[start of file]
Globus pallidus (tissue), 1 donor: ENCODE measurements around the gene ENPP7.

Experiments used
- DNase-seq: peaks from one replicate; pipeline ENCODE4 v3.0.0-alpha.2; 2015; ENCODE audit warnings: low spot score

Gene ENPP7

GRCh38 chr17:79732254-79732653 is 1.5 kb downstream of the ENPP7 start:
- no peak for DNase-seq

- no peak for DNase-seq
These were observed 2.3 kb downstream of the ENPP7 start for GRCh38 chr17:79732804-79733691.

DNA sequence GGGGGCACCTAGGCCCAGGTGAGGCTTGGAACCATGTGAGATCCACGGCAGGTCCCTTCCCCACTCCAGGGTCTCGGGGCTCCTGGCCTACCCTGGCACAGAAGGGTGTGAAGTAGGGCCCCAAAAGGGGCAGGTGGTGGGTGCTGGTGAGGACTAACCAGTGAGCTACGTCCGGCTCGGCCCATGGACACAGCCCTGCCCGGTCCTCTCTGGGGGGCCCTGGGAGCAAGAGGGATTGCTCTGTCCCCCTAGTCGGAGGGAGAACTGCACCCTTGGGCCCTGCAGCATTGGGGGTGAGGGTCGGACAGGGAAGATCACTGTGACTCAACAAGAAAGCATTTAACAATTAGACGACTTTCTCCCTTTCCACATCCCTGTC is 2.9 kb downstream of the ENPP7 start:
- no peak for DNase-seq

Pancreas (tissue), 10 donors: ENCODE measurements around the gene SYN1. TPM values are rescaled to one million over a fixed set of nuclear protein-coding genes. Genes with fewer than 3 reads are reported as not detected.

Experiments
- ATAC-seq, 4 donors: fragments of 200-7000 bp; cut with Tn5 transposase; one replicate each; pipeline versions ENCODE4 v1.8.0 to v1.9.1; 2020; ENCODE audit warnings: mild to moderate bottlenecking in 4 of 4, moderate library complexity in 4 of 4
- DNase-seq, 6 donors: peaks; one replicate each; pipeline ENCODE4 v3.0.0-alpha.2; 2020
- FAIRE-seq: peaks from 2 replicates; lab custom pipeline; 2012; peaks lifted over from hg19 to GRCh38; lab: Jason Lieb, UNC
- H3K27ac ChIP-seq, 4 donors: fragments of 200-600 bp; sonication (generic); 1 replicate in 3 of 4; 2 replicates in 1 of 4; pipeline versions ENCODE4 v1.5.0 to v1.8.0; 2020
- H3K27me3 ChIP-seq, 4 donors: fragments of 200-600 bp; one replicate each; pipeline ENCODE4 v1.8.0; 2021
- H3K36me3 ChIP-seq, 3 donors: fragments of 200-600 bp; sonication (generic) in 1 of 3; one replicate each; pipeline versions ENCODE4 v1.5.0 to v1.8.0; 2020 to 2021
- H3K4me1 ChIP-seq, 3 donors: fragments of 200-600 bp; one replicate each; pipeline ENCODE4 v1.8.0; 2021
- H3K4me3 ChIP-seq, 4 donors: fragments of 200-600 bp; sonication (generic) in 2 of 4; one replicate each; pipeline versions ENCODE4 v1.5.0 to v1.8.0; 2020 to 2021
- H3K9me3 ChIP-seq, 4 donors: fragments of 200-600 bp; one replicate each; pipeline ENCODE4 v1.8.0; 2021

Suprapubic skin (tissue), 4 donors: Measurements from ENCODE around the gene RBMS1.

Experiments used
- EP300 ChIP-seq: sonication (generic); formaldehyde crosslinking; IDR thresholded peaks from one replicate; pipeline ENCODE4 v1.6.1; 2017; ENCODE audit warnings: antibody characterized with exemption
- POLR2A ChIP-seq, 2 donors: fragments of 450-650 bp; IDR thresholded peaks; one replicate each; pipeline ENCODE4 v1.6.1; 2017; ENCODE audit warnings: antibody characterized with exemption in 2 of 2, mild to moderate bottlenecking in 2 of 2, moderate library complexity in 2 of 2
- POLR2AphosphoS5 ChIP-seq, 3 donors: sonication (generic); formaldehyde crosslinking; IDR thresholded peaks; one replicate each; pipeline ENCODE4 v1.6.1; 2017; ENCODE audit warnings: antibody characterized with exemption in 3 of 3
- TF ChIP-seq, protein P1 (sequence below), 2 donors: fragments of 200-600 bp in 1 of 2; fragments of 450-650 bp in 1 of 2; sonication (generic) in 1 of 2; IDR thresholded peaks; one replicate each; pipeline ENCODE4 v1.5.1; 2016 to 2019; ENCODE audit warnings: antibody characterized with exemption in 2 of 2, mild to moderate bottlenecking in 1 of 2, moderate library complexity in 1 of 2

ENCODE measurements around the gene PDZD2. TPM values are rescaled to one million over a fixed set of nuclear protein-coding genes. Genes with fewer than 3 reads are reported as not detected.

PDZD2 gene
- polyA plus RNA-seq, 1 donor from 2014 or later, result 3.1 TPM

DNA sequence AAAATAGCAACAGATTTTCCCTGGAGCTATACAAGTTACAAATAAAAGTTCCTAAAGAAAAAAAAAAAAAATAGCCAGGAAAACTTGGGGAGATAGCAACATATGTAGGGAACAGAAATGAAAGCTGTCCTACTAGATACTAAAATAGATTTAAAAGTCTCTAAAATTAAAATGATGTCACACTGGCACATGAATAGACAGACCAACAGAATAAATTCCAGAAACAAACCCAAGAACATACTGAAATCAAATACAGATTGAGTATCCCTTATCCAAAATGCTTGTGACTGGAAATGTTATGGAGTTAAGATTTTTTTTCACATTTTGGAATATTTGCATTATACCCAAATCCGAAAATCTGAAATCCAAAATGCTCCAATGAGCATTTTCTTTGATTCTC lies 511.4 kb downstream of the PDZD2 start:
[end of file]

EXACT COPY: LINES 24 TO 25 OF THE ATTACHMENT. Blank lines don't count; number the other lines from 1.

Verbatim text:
- EP300 ChIP-seq: sonication (generic); formaldehyde crosslinking; IDR thresholded peaks from one replicate; pipeline ENCODE4 v1.6.1; 2017; ENCODE audit warnings: antibody characterized with exemption
- POLR2A ChIP-seq, 2 donors: fragments of 450-650 bp; IDR thresholded peaks; one replicate each; pipeline ENCODE4 v1.6.1; 2017; ENCODE audit warnings: antibody characterized with exemption in 2 of 2, mild to moderate bottlenecking in 2 of 2, moderate library complexity in 2 of 2